Missiles hit Baghdad's Green Zone

Attacks on government district follow deadly clashes in Iraqi capital.

    Several people died in clashes between Shia fighters and Iraqi forces in Baghdad on Sunday [EPA]
    The al-Mahdi Army is led by Muqtada al-Sadr, a Shia religious leader opposed to the US military presence in Iraq.
     
    Fresh clashes
     
    The attacks on the Green Zone came after at least 10 people were killed in clashes between Shia fighters and US and Iraqi forces in Sadr City.
     
    At least 44 people were hurt in the violence, which broke out at 6:00 pm (1500 GMT) on Saturday and continued past dawn on Sunday, officials from the defence and interior ministries said.
     
    A medical official said that eight people, including a woman, died in night-time clashes.
     
    The US military said that two fighters were killed between 8.30 am and 10.50 am on Sunday in separate attacks on US forces in Sadr City.
     
    'Stop bloodshed'

     

    The fighting in Sadr City came after al-Sadr said that fighting between his al-Mahdi Army militia and Iraqi security forces should end.

    He called on Friday for "my brothers in the army, police and Jaish al-Mahdi [al-Mahdi Army] to stop the bloodshed".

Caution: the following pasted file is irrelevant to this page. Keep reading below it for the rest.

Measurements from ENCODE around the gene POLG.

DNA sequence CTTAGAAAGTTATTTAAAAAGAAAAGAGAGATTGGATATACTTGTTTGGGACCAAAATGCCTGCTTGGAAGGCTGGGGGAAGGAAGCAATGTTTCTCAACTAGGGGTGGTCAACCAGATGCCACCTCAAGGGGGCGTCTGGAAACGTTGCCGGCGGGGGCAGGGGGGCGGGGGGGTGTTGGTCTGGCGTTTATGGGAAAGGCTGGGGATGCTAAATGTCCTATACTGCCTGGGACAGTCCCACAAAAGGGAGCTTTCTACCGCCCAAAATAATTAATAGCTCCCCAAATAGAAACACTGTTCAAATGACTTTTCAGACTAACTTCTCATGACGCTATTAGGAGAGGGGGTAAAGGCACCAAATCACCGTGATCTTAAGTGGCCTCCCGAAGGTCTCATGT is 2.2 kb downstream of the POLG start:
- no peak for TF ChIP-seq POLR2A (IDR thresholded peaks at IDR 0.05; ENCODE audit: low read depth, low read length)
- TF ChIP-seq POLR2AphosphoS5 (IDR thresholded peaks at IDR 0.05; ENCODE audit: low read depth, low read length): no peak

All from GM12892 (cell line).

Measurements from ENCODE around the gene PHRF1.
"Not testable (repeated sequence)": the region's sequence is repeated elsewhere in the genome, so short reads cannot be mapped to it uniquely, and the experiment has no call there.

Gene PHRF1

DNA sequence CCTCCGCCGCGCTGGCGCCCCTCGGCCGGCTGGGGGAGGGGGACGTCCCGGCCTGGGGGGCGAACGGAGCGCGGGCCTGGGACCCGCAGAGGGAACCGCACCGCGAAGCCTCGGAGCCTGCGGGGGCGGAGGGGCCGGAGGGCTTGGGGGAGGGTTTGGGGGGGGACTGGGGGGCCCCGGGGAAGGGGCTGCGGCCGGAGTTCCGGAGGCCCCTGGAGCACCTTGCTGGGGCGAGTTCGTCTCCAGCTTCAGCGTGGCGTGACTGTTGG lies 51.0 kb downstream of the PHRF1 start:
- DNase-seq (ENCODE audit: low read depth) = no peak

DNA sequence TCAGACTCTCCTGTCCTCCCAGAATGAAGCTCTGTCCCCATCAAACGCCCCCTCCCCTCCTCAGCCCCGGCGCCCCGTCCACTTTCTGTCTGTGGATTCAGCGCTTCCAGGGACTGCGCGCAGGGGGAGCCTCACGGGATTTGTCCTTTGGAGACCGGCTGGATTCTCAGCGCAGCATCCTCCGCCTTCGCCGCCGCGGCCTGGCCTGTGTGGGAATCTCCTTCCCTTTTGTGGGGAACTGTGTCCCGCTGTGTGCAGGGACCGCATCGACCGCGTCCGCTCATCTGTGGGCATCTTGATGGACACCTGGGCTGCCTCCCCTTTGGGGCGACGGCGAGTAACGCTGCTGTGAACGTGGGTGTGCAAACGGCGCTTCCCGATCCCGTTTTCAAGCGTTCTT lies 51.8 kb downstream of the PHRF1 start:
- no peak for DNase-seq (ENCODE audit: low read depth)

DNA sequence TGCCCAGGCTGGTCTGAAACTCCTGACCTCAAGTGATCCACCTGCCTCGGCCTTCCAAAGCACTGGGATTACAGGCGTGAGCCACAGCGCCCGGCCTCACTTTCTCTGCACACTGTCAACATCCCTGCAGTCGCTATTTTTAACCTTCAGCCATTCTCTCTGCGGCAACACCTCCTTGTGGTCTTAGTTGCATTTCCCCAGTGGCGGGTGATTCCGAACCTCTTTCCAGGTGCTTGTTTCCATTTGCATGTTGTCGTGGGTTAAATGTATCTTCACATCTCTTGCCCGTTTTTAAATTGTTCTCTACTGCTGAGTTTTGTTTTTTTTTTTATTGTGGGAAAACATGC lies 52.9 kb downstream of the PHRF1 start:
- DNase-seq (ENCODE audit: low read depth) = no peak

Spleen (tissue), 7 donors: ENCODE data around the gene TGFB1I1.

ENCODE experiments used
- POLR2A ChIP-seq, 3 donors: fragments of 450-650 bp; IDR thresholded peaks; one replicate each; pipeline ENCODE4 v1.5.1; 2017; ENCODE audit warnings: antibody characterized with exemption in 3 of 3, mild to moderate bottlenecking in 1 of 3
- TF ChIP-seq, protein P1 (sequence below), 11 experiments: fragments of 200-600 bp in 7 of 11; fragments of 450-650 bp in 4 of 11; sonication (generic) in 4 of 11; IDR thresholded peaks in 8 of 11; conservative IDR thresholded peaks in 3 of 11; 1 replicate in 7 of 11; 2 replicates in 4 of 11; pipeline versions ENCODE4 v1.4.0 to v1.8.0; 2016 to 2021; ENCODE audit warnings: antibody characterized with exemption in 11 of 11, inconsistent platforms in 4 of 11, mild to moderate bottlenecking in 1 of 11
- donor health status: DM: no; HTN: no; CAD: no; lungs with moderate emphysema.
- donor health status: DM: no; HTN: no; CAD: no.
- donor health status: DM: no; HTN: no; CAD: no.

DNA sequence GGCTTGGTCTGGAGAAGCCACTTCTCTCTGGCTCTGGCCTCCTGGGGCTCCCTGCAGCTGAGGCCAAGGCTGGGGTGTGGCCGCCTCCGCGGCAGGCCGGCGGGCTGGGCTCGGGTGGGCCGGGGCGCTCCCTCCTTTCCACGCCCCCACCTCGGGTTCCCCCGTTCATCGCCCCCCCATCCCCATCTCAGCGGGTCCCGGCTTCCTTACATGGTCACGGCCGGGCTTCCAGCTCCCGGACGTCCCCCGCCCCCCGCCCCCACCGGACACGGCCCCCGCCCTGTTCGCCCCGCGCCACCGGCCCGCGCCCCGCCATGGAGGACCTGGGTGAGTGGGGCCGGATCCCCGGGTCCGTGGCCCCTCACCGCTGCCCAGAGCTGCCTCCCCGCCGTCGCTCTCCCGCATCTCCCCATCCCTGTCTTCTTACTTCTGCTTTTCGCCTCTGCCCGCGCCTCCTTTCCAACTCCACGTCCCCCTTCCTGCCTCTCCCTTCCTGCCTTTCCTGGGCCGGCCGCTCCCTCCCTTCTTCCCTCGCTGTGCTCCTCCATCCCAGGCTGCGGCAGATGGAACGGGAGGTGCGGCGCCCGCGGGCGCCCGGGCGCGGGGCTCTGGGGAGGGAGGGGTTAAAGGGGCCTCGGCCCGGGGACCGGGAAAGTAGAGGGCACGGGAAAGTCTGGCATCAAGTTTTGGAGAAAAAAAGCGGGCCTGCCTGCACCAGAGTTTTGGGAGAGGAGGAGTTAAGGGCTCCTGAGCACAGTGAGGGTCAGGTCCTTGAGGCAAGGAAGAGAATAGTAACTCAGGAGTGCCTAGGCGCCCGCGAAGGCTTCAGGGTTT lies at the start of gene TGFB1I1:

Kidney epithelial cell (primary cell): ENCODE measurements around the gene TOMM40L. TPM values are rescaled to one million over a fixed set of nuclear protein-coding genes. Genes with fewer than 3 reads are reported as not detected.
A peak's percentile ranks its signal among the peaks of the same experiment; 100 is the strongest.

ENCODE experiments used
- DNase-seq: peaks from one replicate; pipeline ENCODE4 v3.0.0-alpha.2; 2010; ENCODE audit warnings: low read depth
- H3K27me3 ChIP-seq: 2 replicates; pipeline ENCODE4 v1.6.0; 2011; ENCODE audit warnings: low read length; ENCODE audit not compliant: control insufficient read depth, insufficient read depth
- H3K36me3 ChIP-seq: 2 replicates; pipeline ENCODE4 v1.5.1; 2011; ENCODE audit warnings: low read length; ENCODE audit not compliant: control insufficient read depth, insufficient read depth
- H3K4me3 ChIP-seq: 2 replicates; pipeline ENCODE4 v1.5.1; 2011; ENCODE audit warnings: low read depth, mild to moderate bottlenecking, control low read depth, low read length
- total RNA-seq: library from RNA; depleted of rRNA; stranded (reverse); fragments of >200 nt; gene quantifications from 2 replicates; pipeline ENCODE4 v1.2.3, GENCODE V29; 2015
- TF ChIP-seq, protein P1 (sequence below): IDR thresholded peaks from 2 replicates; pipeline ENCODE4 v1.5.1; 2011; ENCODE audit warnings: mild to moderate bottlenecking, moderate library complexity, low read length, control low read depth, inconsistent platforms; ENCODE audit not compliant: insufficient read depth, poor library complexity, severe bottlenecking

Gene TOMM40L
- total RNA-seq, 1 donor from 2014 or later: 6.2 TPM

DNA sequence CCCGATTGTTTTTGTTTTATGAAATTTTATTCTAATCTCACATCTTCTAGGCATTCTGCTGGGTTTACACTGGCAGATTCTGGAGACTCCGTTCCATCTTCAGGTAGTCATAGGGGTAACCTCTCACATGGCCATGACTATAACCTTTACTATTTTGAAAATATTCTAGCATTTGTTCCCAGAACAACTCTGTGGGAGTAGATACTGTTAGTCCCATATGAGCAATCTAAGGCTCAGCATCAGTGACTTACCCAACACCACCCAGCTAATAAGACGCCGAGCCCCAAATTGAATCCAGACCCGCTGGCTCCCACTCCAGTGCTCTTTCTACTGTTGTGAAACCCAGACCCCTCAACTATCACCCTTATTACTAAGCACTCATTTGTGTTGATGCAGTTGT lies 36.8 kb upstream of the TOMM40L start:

Al-Sadr had warned on April 19 that an all-out war between government forces and the al-Mahdi Army could break out unless attacks on his fighters were stopped.

    The violence in Sadr City is the latest in a crackdown against Shia fighters by forces from the Shia-led Iraqi government.

    Hundreds of people are thought to have died in the operation by government forces since it was launched in the southern city of Basra and Sadr City in late March.

    Sunni call

    Also on Saturday, Iraq's Sunni vice-president said that the return of his political bloc to the Shia-led cabinet was a priority.

    Tariq al-Hashemi, who is a member of the National Accordance Front, said the government needs to reconcile quickly to "save Iraq".

    The National Accordance Front has boycotted the Iraqi government for nearly nine months.

    Al-Hashemi has in the past accused Nuri al-Maliki, Iraq's Shia prime minister, of sectarian favouritism.

    Al-Maliki has denied the accusation, saying that al-Hashemi has sought to undermine key legislation.

    SOURCE: Agencies


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